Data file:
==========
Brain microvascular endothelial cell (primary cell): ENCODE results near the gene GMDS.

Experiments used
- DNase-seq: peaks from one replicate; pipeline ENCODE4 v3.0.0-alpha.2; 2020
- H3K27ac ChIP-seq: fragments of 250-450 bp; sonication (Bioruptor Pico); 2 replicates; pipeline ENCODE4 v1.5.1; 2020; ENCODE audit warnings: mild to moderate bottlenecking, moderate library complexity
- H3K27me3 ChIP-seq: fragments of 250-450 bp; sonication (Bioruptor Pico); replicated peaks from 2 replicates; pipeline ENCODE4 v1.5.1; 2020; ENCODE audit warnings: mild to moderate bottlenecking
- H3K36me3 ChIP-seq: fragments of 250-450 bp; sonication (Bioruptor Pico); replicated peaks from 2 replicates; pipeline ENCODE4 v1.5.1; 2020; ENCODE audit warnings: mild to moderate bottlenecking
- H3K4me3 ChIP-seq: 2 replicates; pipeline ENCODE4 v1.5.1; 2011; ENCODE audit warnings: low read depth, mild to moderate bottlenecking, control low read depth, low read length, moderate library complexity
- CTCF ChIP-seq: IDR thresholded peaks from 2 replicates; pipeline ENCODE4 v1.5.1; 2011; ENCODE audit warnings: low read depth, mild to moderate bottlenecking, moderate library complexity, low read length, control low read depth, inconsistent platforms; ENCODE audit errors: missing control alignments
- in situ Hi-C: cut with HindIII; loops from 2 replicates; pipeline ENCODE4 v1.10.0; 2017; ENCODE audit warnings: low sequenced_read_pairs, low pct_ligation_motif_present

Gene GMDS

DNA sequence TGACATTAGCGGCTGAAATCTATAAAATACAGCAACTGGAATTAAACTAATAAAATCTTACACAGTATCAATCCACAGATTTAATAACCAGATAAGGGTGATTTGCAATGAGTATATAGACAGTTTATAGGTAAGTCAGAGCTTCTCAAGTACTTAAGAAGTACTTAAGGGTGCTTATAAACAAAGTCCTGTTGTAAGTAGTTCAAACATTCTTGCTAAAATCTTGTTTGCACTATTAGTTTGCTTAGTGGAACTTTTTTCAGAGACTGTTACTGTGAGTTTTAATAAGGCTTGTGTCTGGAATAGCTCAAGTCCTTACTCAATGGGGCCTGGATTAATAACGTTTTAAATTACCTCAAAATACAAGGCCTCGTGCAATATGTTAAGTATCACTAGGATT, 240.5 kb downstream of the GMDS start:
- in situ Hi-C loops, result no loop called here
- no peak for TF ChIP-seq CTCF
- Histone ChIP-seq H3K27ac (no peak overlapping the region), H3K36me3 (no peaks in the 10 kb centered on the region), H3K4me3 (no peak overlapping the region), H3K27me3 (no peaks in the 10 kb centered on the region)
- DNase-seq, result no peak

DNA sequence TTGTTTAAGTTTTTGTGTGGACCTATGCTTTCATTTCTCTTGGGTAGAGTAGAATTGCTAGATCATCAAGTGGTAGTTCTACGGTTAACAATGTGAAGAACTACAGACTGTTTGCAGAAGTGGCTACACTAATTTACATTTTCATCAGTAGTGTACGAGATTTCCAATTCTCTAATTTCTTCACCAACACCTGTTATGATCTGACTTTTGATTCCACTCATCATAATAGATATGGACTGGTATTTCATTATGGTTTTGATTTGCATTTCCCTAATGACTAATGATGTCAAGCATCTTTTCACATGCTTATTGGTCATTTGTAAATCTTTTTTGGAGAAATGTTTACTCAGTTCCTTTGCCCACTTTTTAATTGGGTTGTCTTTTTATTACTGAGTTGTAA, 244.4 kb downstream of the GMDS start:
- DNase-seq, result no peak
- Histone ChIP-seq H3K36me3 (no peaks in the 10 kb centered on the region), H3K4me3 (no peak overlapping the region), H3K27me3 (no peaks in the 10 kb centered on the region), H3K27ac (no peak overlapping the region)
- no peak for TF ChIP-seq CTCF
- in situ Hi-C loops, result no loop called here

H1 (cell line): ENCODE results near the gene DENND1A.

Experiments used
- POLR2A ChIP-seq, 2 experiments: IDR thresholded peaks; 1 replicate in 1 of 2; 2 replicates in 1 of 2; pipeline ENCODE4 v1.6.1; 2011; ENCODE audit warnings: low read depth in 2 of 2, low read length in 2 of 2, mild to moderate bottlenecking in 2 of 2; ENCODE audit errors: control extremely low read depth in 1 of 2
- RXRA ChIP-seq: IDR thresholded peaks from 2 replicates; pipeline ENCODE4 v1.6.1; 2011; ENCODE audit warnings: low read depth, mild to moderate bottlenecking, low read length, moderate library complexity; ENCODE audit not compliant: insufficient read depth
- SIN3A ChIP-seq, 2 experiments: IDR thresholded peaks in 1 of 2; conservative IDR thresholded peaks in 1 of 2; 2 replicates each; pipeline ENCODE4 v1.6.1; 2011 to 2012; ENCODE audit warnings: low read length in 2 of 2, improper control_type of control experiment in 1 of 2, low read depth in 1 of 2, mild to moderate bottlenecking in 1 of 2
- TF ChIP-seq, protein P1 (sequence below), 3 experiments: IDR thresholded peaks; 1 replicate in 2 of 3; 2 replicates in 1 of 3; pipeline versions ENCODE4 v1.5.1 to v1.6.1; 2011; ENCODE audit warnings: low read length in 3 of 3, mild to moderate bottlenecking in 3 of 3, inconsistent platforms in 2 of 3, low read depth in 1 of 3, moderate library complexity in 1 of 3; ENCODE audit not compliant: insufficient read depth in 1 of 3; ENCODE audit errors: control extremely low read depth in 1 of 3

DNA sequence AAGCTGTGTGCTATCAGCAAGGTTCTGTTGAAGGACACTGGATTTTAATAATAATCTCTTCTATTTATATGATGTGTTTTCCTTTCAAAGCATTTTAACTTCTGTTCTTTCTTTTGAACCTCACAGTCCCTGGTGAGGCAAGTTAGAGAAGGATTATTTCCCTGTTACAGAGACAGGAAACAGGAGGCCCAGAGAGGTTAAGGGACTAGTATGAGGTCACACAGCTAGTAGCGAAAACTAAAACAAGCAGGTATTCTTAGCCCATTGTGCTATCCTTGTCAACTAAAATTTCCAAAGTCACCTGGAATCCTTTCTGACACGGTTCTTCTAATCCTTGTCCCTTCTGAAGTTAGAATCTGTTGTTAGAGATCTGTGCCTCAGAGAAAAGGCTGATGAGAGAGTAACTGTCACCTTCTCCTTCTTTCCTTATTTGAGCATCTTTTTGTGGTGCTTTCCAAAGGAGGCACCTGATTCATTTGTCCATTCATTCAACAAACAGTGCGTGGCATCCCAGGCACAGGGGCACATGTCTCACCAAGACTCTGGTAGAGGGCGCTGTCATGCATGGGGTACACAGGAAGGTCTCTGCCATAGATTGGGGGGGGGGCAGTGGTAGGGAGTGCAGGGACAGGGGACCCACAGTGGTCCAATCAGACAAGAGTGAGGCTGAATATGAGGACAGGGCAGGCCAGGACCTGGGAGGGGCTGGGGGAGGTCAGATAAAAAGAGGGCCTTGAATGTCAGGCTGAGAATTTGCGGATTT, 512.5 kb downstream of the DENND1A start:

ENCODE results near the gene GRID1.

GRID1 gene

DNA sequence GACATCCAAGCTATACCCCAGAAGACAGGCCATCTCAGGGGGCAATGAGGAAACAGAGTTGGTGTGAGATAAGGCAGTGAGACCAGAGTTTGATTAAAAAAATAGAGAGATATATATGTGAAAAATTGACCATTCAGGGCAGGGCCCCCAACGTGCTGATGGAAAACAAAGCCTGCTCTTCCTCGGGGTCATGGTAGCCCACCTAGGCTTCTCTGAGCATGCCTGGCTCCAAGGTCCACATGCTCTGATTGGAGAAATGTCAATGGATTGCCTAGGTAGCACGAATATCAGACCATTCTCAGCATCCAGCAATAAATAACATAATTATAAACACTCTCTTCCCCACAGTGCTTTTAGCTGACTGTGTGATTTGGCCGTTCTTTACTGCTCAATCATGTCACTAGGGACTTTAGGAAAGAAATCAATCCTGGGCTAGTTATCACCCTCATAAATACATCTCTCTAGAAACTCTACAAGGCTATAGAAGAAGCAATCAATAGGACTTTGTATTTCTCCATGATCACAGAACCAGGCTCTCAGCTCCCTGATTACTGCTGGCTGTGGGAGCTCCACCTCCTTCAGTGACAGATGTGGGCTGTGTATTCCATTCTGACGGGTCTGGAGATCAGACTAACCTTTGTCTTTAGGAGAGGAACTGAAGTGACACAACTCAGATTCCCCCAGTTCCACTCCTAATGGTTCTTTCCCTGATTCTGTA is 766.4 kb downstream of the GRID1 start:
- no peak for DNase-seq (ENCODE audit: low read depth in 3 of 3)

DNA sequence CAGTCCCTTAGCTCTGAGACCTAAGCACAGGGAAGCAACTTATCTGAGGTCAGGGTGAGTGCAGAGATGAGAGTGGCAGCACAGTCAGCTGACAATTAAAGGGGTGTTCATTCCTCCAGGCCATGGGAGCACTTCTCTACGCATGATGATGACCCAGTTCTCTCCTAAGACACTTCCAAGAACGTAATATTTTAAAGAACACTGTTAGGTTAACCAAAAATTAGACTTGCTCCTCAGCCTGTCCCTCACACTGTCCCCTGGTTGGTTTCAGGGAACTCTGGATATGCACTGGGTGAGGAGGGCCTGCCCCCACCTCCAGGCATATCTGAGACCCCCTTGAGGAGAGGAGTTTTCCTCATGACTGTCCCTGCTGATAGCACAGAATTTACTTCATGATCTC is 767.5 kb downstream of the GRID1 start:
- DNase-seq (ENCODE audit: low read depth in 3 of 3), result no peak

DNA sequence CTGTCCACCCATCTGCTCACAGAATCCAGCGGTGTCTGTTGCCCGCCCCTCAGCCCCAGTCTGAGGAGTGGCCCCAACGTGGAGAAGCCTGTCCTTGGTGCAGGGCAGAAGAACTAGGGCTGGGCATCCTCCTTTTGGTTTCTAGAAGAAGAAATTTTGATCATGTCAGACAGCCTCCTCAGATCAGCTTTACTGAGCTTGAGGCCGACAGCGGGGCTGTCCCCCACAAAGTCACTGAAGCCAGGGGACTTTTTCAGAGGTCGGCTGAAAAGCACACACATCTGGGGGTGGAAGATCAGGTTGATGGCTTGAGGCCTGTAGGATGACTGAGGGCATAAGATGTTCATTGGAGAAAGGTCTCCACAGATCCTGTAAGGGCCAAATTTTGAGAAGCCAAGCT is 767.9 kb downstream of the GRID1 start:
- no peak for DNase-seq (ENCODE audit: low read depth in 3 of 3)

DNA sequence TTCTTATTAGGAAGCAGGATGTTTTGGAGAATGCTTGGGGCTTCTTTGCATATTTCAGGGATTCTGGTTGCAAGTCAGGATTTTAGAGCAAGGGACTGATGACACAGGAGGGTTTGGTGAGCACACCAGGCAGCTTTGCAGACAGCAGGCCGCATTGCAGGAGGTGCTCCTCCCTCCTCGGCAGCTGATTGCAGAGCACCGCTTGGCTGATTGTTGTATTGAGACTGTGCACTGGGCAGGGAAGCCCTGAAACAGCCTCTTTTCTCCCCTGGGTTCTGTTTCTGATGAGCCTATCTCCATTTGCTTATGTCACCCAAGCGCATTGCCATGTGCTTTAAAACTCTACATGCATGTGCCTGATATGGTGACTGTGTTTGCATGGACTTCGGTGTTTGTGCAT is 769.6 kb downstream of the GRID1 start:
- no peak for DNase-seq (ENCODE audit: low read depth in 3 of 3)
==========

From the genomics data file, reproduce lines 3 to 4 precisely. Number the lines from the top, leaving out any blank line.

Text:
- DNase-seq: peaks from one replicate; pipeline ENCODE4 v3.0.0-alpha.2; 2020
- H3K27ac ChIP-seq: fragments of 250-450 bp; sonication (Bioruptor Pico); 2 replicates; pipeline ENCODE4 v1.5.1; 2020; ENCODE audit warnings: mild to moderate bottlenecking, moderate library complexity